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In the fast-changing times that define life in the age of the novel coronavirus, access to accurate information regarding test counts is important to residents, and local government is working to provide those resources to citizens.

The Kittitas County Public Health Department is working to streamline their COVID-19 emergency resources site, with new changes expected in the coming days. These changes come amidst multiple reporting errors on the Washington State Department of Health’s COVID-19 dashboard for Kittitas County.

As of Monday, the state’s dashboard showed seven positive cases reported in Kittitas County, which is inaccurate. The county’s incident response information webpage is accurate, however, showing the current count at nine. As of Monday, the county’s site lists a total test count of 324, with 247 negative test results and 69 tests pending.

KCPHD Public Information Officer Kasey Knutson said although this is the second incident of inaccurate case reporting at the state level, the site is still a valuable tool for people to utilize as the information is vetted and accurate regarding recommendations and state-level updates on the virus. Although she couldn’t definitively say why the reporting errors occurred, she said it may have to do with the revamps the state has done to their site recently.

When it is rolled out, Knutson said the county’s website update will include more infographics similar to the state’s page.

“Hopefully by (Monday), that’s going to look cleaner and have a better presentation,” she said. “We’ll be able to say strongly, ‘Hey, look at the local data,’ because the local data is right and that’s what we are tracking and that’s what we have.”

Although the data on the revamped site will be comprehensive, Knutson said certain information such as the geographical location of positive cases in the county won’t be released due to confidentiality purposes.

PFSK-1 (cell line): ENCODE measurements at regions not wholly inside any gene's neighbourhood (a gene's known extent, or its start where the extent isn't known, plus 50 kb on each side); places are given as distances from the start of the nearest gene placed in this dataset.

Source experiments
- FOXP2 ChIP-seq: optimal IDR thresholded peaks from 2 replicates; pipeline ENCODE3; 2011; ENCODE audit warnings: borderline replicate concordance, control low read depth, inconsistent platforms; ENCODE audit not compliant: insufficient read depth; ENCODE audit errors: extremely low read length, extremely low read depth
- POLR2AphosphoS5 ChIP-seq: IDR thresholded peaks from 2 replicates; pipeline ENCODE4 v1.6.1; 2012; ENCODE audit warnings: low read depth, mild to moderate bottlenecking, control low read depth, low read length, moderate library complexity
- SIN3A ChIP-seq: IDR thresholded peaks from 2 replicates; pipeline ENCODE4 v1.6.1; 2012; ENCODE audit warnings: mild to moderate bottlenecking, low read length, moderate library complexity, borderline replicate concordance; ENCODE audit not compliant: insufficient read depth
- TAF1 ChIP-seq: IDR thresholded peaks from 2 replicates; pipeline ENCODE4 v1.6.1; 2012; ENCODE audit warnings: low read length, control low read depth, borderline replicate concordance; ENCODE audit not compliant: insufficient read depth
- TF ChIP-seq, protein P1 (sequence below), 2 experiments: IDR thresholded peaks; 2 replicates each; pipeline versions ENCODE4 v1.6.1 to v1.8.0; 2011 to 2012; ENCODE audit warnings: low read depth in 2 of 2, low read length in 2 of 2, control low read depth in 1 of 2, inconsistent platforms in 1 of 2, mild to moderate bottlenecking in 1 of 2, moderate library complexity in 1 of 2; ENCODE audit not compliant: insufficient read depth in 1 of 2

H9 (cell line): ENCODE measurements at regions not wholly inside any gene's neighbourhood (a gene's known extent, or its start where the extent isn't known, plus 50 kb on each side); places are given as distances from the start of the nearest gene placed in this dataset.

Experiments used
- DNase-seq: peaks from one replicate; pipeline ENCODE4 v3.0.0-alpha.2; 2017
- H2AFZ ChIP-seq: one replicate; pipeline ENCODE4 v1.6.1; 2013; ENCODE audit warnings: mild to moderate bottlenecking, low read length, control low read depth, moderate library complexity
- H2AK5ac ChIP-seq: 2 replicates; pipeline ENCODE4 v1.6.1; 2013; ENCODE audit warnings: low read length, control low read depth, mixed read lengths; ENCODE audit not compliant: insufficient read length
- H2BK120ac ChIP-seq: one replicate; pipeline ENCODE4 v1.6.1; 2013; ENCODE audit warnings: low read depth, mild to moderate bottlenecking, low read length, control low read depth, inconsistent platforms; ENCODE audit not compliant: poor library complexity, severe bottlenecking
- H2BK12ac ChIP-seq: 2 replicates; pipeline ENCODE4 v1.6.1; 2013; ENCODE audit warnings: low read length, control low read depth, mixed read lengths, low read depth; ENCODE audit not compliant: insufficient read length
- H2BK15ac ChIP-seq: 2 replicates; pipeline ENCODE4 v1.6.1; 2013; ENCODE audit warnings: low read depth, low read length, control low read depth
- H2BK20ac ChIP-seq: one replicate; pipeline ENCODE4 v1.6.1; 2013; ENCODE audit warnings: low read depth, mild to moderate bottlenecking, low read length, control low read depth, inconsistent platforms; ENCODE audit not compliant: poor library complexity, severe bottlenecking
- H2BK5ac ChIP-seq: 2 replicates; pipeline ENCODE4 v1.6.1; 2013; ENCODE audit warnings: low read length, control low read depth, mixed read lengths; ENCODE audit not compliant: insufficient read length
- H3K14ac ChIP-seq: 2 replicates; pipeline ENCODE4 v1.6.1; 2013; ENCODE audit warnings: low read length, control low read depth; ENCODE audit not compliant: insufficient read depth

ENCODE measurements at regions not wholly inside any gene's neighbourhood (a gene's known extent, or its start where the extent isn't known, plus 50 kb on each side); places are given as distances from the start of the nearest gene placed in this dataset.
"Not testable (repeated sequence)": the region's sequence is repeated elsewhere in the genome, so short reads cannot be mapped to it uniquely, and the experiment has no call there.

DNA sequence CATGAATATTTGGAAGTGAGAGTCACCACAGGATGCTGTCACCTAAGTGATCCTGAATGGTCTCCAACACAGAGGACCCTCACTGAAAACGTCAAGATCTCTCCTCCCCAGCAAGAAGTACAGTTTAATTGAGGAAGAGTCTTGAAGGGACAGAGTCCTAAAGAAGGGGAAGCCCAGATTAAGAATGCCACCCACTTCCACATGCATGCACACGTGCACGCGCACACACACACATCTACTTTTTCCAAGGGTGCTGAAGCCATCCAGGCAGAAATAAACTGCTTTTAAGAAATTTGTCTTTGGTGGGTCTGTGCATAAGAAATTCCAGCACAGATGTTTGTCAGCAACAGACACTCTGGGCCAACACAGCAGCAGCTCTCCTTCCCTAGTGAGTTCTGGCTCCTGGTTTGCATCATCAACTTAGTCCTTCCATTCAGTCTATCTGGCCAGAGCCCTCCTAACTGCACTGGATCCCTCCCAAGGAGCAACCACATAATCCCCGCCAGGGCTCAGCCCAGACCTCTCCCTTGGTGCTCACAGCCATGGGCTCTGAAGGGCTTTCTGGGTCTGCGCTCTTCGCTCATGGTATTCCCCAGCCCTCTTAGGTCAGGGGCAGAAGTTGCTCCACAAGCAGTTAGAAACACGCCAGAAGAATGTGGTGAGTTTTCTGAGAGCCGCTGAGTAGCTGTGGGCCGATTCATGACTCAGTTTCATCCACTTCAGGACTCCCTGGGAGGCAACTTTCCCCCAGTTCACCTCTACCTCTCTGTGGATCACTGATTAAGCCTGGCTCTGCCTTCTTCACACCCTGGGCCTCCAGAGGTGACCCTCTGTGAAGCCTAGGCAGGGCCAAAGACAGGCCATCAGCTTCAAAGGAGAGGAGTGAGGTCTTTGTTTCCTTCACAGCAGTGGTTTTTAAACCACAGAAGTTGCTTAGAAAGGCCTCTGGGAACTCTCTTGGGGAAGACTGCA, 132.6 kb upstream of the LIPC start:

“Because we’re such a small county, we’re just really careful with making sure we’re not putting an individual in a position where someone’s going to be able to identify them,” she said. “Right now, I don’t foresee being specific as far as where the cases are distributed.”

One type of information Knutson said the department can potentially provide is the health status of the individuals who have tested positive. When the department was issuing statements on individual positive confirmations, they were including that information in the releases, but now that they are streamlining the data into their website, Knutson said adding that extra information is a possibility.

“I think we’re trying to be as responsive as we can,” she said. “If that’s a data piece that people are wanting to know, that’s certainly something we can try to provide.

Along with the information dashboard being developed by the county, Knutson said residents can submit questions to Health Officer Dr. Mark Larson via the department’s Facebook page for him to answer during his daily 3 p.m. question and answer session. For those who don’t utilize social media, Knutson said the county is working to get the questions and answers published on the emergency resources site, which she said will also act as a resource for those who are on social media but may have missed some of the sessions.

“It’s been really nice to see him be able answer those questions so that people can put a face to the information,” she said. “I think that’s the benefit of having a small county is that we’re really trying to be responsive to questions and concerns,” she said.


KCPHD issued a press release Monday explaining the limits of eligibility for COVID-19 testing within the county. To date, the release said those factors include if the patient is symptomatic and falls into a risk pool which includes those over 60, pregnant or having underlying health conditions. Health care workers who have potentially been exposed and individuals who may be linked to a cluster of people who have tested positive for the virus are also included in the risk pool for potential testing.

The release states that not everyone needs to be tested for the virus because there is currently no medicine to treat it. As a result, the test result will not change how a health care provider will manage the symptoms. The release continues by explaining that the testing parameters are in place to preserve resources while providing information that would require a changed response from the health care system.

“We would test more people if we could,” Public Health Officer Dr. Mark Larson said in the release. “With the limited resources and supplies available, we are still recommending testing of high-risk populations only.”


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